What type of mortgage is best for you?

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Coming to the lender, the borrower may be unable to decide for himself which of the lending programs he should choose – at a fixed or a floating interest rate. If you do not study the features of these two types of mortgages, then it will not be easy to make the right choice. Therefore, before applying for a loan, it is worthwhile to deal with this issue in more detail.

Fixed interest rate

A fixed-rate is called an interest accrual system in which loan payments throughout the entire term of the loan will be calculated at a constant interest rate. The borrower receives the amount at a specific percentage, which is prescribed in the agreement and does not change during the lending period.

You can change the fixed rate if it is prescribed in terms of the loan agreement. If no such cause is provided, then this issue can be resolved by agreement of the parties involved. To do this, you will need to sign an additional document that will change the terms of the contract.

The fixed-rate is used to minimize possible risks of losses on the part of the borrower. It is worth giving preference to her if you plan to take a long-term loan.

Floating interest rate 

The floating rate differs from the previous one in that its value may vary. It includes two components: a base interest rate and a floating indicator, which, when two values ​​are added, makes the final rate floating.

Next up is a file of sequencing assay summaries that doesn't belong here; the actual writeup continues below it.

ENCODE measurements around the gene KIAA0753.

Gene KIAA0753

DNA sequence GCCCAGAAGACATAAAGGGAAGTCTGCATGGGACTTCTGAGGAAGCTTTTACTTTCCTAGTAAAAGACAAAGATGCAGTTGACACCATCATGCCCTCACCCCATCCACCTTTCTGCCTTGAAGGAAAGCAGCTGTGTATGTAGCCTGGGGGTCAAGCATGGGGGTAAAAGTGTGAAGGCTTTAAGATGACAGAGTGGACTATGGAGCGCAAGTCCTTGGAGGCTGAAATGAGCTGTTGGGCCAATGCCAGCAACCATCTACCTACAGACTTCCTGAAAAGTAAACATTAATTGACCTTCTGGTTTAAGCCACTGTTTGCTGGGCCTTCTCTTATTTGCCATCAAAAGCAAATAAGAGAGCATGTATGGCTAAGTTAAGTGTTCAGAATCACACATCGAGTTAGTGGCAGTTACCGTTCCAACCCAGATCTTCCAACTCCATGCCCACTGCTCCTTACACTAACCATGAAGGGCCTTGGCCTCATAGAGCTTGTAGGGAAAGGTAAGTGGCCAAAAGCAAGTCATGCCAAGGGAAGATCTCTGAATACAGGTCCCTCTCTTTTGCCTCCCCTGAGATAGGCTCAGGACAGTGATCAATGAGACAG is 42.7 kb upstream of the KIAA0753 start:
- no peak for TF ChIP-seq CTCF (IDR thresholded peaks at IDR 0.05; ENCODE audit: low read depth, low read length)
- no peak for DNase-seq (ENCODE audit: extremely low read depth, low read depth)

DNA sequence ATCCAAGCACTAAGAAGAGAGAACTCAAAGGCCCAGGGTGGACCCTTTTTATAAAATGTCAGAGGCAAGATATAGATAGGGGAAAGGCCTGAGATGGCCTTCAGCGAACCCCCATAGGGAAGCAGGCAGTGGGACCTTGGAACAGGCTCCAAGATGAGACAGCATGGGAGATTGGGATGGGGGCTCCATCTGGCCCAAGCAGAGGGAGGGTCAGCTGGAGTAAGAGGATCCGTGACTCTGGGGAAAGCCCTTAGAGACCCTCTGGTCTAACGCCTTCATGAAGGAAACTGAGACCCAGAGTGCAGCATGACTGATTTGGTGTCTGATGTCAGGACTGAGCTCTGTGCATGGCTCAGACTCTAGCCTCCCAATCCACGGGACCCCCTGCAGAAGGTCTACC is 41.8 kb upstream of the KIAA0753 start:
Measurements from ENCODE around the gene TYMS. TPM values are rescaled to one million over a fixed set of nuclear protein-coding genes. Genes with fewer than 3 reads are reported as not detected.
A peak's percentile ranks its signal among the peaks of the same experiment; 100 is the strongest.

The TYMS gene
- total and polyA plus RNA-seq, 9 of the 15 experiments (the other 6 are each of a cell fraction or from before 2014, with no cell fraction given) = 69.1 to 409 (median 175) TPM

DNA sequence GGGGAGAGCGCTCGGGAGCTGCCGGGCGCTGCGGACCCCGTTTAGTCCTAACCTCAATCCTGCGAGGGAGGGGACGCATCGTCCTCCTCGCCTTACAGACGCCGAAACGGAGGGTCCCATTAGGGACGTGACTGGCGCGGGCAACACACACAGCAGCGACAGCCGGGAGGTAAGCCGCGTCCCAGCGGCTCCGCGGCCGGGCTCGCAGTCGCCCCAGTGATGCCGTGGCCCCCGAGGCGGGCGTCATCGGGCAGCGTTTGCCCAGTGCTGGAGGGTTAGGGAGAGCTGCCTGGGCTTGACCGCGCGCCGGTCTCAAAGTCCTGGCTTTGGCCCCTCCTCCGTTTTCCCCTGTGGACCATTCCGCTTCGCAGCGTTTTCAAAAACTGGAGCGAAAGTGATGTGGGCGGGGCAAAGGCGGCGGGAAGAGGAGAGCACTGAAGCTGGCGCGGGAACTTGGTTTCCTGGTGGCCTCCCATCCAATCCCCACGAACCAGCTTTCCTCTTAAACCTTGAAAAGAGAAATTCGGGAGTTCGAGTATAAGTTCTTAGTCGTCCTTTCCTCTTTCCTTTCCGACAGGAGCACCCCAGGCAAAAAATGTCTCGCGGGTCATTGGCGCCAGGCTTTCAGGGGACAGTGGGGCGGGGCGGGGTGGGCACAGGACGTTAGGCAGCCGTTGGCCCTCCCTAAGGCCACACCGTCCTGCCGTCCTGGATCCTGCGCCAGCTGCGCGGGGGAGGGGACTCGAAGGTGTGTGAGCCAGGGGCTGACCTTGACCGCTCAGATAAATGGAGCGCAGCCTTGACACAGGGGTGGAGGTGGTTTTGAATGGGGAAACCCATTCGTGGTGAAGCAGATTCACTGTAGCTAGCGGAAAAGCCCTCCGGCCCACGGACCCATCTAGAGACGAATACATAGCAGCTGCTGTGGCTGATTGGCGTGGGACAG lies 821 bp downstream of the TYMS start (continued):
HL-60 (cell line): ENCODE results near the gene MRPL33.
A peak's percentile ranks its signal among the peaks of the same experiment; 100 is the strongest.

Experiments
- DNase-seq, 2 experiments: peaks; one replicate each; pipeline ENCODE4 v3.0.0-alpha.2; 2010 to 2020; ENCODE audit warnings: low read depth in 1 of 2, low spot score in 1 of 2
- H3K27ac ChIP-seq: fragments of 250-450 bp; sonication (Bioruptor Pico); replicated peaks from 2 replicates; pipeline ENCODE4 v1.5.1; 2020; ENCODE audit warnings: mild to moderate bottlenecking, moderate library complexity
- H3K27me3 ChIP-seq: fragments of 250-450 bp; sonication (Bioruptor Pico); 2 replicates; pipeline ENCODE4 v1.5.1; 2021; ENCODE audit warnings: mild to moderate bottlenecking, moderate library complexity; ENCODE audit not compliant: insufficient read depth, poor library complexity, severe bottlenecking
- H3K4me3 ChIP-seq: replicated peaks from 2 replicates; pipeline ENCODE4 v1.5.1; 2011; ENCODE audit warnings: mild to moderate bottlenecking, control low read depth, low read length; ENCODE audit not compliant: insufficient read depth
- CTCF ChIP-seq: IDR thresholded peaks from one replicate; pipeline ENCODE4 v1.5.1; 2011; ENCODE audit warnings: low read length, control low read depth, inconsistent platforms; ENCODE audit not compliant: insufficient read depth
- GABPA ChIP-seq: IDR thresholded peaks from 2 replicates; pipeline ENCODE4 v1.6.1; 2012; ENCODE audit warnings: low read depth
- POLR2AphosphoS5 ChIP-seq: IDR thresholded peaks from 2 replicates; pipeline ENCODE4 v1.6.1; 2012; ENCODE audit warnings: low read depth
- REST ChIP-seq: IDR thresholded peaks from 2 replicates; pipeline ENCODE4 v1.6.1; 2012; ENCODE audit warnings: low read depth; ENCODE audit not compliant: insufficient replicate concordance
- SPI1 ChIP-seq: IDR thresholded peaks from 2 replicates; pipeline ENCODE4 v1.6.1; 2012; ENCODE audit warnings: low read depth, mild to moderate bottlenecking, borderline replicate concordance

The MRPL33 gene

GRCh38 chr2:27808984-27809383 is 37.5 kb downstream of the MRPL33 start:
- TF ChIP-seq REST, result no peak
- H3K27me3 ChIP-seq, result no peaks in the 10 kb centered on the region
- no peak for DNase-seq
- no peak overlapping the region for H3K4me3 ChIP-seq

The floating interest rate is linked to one of the money market indicators. Therefore, there is no guarantee that the percentage indicated initially will remain unchanged for the entire loan period.

Features of this type of interest rate: 

-the bank has the right to increase the amount of interest in the event of certain circumstances specified in the agreement;

– preliminary calculation is recommended based on the higher limit of the rate;

Features and characteristics of interest rates 

Both fixed and floating rates have their positive and negative traits

The main advantage of a flat rate is that it is constant. When a borrower takes out a loan at this interest rate, he can be sure that neither a change in market conditions nor an increase in the base or other index rate will lead to changes in payments.

But it also works vice versa: if the index rates go down and the bank, therefore, reduces the floating rate, then the interest on the loan will remain the same.

If we talk about floating rates, they are mostly lower than the fixed ones. Therefore, the borrower can save money if he can pay off the loan before the interest rises.

It is still better for the long term to choose a fixed rate to minimize all risks. You will receive a stable interest and payments that will not change.

Written by Bader Albader, market researcher.